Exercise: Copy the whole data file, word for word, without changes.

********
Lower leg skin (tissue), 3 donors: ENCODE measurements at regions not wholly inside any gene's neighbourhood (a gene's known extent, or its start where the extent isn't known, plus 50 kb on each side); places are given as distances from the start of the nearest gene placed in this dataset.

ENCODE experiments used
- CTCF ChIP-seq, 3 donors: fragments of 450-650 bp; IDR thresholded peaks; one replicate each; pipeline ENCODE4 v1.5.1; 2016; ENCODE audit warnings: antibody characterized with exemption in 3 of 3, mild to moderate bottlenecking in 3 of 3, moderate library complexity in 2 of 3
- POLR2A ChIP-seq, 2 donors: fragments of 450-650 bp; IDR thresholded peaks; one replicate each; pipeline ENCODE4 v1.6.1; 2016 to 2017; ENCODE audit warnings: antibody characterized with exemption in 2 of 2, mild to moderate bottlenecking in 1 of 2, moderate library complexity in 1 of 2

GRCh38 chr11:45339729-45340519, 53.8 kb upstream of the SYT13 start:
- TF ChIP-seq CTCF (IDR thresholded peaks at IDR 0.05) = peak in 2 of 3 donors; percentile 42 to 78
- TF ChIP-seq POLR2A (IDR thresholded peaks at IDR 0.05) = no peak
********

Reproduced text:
Lower leg skin (tissue), 3 donors: ENCODE measurements at regions not wholly inside any gene's neighbourhood (a gene's known extent, or its start where the extent isn't known, plus 50 kb on each side); places are given as distances from the start of the nearest gene placed in this dataset.

ENCODE experiments used
- CTCF ChIP-seq, 3 donors: fragments of 450-650 bp; IDR thresholded peaks; one replicate each; pipeline ENCODE4 v1.5.1; 2016; ENCODE audit warnings: antibody characterized with exemption in 3 of 3, mild to moderate bottlenecking in 3 of 3, moderate library complexity in 2 of 3
- POLR2A ChIP-seq, 2 donors: fragments of 450-650 bp; IDR thresholded peaks; one replicate each; pipeline ENCODE4 v1.6.1; 2016 to 2017; ENCODE audit warnings: antibody characterized with exemption in 2 of 2, mild to moderate bottlenecking in 1 of 2, moderate library complexity in 1 of 2

GRCh38 chr11:45339729-45340519, 53.8 kb upstream of the SYT13 start:
- TF ChIP-seq CTCF (IDR thresholded peaks at IDR 0.05) = peak in 2 of 3 donors; percentile 42 to 78
- TF ChIP-seq POLR2A (IDR thresholded peaks at IDR 0.05) = no peak